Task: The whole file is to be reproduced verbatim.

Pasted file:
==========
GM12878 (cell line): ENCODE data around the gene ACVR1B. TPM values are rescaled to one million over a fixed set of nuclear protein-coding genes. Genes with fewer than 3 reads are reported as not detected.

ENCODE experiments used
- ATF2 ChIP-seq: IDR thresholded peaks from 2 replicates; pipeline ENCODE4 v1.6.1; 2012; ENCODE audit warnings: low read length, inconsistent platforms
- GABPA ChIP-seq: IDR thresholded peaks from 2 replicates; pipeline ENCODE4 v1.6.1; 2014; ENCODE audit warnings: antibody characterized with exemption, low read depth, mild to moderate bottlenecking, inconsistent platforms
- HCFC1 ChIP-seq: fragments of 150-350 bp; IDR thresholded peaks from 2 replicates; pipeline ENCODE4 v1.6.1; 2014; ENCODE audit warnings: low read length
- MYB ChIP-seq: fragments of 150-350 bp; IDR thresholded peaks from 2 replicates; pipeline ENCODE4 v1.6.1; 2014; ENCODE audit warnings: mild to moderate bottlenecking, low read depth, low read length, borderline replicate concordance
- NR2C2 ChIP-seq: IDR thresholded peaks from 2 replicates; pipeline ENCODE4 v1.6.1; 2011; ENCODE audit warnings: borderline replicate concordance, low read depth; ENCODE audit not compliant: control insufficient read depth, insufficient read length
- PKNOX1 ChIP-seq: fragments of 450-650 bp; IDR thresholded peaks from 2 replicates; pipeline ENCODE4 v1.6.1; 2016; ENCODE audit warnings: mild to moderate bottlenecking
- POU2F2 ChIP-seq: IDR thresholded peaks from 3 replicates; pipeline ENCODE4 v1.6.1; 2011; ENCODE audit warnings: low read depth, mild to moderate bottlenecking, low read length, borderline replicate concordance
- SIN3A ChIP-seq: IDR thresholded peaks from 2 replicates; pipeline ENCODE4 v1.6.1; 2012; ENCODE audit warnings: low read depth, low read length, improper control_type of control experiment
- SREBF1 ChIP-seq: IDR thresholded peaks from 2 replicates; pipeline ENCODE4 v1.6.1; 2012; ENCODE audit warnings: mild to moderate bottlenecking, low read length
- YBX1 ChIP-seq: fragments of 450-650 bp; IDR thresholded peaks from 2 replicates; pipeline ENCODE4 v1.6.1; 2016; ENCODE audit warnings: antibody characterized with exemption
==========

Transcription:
GM12878 (cell line): ENCODE data around the gene ACVR1B. TPM values are rescaled to one million over a fixed set of nuclear protein-coding genes. Genes with fewer than 3 reads are reported as not detected.

ENCODE experiments used
- ATF2 ChIP-seq: IDR thresholded peaks from 2 replicates; pipeline ENCODE4 v1.6.1; 2012; ENCODE audit warnings: low read length, inconsistent platforms
- GABPA ChIP-seq: IDR thresholded peaks from 2 replicates; pipeline ENCODE4 v1.6.1; 2014; ENCODE audit warnings: antibody characterized with exemption, low read depth, mild to moderate bottlenecking, inconsistent platforms
- HCFC1 ChIP-seq: fragments of 150-350 bp; IDR thresholded peaks from 2 replicates; pipeline ENCODE4 v1.6.1; 2014; ENCODE audit warnings: low read length
- MYB ChIP-seq: fragments of 150-350 bp; IDR thresholded peaks from 2 replicates; pipeline ENCODE4 v1.6.1; 2014; ENCODE audit warnings: mild to moderate bottlenecking, low read depth, low read length, borderline replicate concordance
- NR2C2 ChIP-seq: IDR thresholded peaks from 2 replicates; pipeline ENCODE4 v1.6.1; 2011; ENCODE audit warnings: borderline replicate concordance, low read depth; ENCODE audit not compliant: control insufficient read depth, insufficient read length
- PKNOX1 ChIP-seq: fragments of 450-650 bp; IDR thresholded peaks from 2 replicates; pipeline ENCODE4 v1.6.1; 2016; ENCODE audit warnings: mild to moderate bottlenecking
- POU2F2 ChIP-seq: IDR thresholded peaks from 3 replicates; pipeline ENCODE4 v1.6.1; 2011; ENCODE audit warnings: low read depth, mild to moderate bottlenecking, low read length, borderline replicate concordance
- SIN3A ChIP-seq: IDR thresholded peaks from 2 replicates; pipeline ENCODE4 v1.6.1; 2012; ENCODE audit warnings: low read depth, low read length, improper control_type of control experiment
- SREBF1 ChIP-seq: IDR thresholded peaks from 2 replicates; pipeline ENCODE4 v1.6.1; 2012; ENCODE audit warnings: mild to moderate bottlenecking, low read length
- YBX1 ChIP-seq: fragments of 450-650 bp; IDR thresholded peaks from 2 replicates; pipeline ENCODE4 v1.6.1; 2016; ENCODE audit warnings: antibody characterized with exemption